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U.S. consumers lift inflation, spending expectations, NY Fed survey finds

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A customer pays for produce at the Ballard Farmers’ Market which reopened Sunday with new safety measures, including encouraging people to use a credit or debit card instead of cash, as efforts continue to help slow the spread of the coronavirus disease (COVID-19) in Seattle, Washington, U.S. April 19, 2020.
REUTERS/Jason Redmond

U.S. consumers upped their outlook for where inflation will be a year from now and in three years time, and they expect to spend substantially more on food, gas and rent in the next 12 months, according to a survey released on Monday by the New York Federal Reserve.

Expectations for where inflation will be in one year increased to 6.0% in February from 5.8% in January, returning to the high reached in November for the survey, which was launched in 2013. Expectations for inflation three years out rose to a median of 3.8% from 3.5%, remaining below the levels seen in November and December of last year. The rise in inflation expectations reverses some of the declines seen in January.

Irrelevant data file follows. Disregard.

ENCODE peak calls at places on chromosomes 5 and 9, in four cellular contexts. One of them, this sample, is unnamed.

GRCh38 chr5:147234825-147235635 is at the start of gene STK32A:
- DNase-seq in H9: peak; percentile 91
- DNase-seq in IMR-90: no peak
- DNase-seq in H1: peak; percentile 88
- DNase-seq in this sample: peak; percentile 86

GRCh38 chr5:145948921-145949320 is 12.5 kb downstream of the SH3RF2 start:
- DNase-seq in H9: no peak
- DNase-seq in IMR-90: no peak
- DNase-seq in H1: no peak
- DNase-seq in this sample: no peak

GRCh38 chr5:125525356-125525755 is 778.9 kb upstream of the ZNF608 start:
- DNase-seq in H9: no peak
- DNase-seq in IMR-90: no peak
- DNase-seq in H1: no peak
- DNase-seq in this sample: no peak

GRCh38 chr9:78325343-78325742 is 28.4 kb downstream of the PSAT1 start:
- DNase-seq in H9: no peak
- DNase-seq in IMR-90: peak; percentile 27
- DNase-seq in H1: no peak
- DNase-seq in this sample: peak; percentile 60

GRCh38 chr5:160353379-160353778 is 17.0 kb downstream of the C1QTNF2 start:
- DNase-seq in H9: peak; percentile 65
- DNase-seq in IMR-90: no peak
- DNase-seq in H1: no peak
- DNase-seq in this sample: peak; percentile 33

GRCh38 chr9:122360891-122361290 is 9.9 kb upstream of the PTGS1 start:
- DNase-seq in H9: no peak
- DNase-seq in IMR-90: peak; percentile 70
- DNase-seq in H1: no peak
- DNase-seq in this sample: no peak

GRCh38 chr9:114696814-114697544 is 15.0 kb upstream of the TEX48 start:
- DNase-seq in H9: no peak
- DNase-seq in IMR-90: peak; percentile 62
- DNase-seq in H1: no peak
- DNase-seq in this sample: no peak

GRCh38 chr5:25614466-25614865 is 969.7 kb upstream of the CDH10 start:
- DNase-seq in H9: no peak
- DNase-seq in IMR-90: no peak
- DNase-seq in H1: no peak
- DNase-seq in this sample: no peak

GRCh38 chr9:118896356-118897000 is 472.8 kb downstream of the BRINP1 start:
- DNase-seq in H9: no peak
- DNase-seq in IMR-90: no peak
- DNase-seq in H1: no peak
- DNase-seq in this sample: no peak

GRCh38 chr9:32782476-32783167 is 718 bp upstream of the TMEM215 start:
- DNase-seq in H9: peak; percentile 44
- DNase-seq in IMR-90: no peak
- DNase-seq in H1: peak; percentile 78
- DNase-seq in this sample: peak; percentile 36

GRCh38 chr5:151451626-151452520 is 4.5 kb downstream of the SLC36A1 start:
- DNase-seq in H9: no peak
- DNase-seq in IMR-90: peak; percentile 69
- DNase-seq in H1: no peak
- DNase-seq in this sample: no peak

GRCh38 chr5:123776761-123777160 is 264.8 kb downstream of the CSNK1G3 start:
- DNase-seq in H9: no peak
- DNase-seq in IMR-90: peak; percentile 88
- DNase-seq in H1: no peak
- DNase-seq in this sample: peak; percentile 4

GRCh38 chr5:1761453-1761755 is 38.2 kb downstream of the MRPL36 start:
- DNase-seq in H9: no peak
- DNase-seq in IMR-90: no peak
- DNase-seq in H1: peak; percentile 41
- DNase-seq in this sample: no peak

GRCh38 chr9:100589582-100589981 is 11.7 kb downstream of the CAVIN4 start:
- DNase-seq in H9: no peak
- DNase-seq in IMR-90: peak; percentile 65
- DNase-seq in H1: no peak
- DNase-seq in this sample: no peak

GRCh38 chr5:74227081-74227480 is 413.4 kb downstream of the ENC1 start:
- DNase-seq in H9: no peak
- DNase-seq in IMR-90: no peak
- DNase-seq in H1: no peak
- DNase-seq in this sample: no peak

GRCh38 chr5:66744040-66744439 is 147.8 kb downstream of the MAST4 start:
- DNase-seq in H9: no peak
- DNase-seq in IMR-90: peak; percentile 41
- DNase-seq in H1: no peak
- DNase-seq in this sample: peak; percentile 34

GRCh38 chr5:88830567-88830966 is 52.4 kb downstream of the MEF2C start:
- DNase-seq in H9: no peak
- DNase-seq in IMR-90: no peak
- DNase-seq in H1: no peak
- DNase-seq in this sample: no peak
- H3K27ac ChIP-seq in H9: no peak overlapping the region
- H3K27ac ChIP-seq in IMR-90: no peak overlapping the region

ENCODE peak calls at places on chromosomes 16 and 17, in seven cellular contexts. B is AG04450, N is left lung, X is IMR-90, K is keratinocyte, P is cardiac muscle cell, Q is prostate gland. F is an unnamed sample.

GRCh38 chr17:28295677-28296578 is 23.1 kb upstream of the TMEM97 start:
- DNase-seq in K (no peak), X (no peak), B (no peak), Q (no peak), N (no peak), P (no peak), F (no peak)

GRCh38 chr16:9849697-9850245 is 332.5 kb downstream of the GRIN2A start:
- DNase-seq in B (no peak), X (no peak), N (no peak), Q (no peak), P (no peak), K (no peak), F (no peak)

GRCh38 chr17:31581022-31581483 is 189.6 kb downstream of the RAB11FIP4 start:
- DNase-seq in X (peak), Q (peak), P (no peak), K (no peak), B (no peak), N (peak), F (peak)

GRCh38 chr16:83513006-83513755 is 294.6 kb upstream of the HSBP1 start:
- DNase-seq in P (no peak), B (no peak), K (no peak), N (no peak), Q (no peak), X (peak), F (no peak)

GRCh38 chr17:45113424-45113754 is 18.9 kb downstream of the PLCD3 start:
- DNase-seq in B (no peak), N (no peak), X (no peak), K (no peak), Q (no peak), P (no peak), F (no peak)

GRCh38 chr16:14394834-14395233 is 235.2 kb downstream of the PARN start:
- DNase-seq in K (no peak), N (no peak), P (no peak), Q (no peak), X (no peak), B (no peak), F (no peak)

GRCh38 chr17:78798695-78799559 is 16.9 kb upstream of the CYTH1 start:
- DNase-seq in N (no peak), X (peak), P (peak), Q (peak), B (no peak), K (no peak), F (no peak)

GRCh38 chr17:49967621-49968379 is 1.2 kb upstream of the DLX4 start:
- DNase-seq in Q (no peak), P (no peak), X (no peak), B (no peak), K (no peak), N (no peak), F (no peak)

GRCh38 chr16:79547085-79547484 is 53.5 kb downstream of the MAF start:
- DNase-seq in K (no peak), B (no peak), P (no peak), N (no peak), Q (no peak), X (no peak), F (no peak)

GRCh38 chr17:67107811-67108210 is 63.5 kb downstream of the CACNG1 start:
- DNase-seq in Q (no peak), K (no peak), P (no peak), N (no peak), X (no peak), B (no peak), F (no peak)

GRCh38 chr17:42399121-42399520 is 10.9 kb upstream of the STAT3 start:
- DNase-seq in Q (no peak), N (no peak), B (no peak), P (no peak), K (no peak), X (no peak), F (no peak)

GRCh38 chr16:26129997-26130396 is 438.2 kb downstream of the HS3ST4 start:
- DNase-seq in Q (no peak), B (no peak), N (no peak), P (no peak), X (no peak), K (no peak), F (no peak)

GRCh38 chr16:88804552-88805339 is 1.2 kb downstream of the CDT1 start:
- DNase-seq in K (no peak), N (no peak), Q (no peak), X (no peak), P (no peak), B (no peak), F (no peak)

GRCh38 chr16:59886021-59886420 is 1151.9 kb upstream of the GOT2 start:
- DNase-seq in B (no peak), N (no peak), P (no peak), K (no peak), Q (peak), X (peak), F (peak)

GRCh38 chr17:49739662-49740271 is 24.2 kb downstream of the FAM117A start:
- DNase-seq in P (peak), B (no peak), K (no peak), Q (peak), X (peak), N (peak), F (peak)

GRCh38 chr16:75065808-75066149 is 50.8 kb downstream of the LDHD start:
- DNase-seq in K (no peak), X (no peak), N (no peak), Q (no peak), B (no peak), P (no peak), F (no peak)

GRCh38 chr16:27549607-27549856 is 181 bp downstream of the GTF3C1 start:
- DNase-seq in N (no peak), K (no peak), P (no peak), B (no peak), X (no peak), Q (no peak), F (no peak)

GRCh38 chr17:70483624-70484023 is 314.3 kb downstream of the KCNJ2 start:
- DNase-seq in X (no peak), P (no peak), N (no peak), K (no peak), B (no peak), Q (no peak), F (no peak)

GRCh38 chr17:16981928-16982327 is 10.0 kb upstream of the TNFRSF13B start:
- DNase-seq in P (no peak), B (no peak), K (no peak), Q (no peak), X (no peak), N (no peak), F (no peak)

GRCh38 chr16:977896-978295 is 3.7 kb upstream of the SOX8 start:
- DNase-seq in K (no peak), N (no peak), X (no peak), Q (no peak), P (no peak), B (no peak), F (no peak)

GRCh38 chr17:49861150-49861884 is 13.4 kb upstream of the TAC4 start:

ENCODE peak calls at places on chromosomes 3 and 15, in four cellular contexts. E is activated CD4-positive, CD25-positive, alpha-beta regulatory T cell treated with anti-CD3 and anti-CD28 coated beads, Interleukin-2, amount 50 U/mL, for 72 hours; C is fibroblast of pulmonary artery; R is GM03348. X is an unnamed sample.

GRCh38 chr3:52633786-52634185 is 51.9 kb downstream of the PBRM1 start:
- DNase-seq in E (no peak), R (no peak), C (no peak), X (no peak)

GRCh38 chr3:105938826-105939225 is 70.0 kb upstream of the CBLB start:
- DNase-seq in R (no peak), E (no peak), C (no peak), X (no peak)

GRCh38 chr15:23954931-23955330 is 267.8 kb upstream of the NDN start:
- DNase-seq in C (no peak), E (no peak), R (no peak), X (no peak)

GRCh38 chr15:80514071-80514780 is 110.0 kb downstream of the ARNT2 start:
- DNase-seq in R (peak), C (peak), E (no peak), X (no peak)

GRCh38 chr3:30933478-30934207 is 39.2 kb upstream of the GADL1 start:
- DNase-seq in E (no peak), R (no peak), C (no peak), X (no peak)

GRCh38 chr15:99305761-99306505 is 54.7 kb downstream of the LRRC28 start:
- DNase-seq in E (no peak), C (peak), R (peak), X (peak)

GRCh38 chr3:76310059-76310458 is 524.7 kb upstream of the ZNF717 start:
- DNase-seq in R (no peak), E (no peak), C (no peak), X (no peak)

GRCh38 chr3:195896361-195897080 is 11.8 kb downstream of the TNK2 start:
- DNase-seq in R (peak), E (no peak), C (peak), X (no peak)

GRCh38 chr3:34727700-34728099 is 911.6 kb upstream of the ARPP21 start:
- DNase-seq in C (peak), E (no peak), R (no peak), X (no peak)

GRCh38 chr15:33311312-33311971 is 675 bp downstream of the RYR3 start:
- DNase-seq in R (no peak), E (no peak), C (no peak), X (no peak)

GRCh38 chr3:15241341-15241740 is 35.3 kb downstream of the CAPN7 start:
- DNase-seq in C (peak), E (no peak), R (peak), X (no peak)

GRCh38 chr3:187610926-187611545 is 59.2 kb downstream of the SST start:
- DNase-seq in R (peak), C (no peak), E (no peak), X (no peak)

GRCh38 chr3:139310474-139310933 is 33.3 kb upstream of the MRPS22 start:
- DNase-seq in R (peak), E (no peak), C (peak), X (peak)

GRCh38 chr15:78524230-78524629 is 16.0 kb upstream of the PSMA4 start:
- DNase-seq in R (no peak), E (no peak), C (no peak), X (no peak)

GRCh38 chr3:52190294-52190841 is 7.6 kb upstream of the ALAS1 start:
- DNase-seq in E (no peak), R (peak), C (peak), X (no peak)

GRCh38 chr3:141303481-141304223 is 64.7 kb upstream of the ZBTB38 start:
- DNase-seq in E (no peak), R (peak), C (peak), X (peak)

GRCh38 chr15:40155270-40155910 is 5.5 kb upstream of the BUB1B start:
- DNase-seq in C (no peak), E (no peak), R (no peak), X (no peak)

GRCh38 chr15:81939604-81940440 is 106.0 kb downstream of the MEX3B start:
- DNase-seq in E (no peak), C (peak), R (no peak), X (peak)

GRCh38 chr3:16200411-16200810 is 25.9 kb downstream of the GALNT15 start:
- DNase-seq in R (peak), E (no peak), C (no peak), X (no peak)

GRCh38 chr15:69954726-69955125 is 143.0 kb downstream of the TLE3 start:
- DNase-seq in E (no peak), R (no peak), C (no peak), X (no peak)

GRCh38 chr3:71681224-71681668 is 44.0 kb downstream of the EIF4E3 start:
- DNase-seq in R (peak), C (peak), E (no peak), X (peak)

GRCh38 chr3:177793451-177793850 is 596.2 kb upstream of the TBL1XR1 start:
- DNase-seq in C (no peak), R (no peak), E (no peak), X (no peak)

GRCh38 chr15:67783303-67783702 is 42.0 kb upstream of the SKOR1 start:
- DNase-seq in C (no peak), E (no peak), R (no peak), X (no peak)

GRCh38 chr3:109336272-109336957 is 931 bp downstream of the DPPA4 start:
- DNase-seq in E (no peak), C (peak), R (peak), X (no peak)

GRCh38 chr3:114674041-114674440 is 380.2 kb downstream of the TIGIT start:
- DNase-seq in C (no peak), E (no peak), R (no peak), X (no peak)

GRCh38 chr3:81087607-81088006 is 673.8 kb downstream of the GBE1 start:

U.S. households are coping with the highest pace of price increases in 40 years and policymakers are watching closely to see if the shock leads to higher inflation expectations, which could fuel further price hikes, or if consumers largely view the surge in prices as temporary. The Russian invasion of Ukraine, which has led to higher fuel prices and may lead to increased food costs, adds more uncertainty to the outlook.

As of February, consumers said they expect their spending to increase by 6.4% in one year, up sharply from the 5.5% anticipated in January and reaching a new high for the survey. They also expect food prices to increase by 9.2% in one year, up from the 5.9% expectation in January, and gas prices to rise by 8.8%, up from a previous estimate of 7.3%.

The New York Fed’s monthly survey of consumer expectations is based on a rotating panel of 1,300 households.

On the positive side, consumers expressed greater optimism about the labor market. The average perceived odds of losing one’s job over the next year dropped to 10.8%, a new low for the series.

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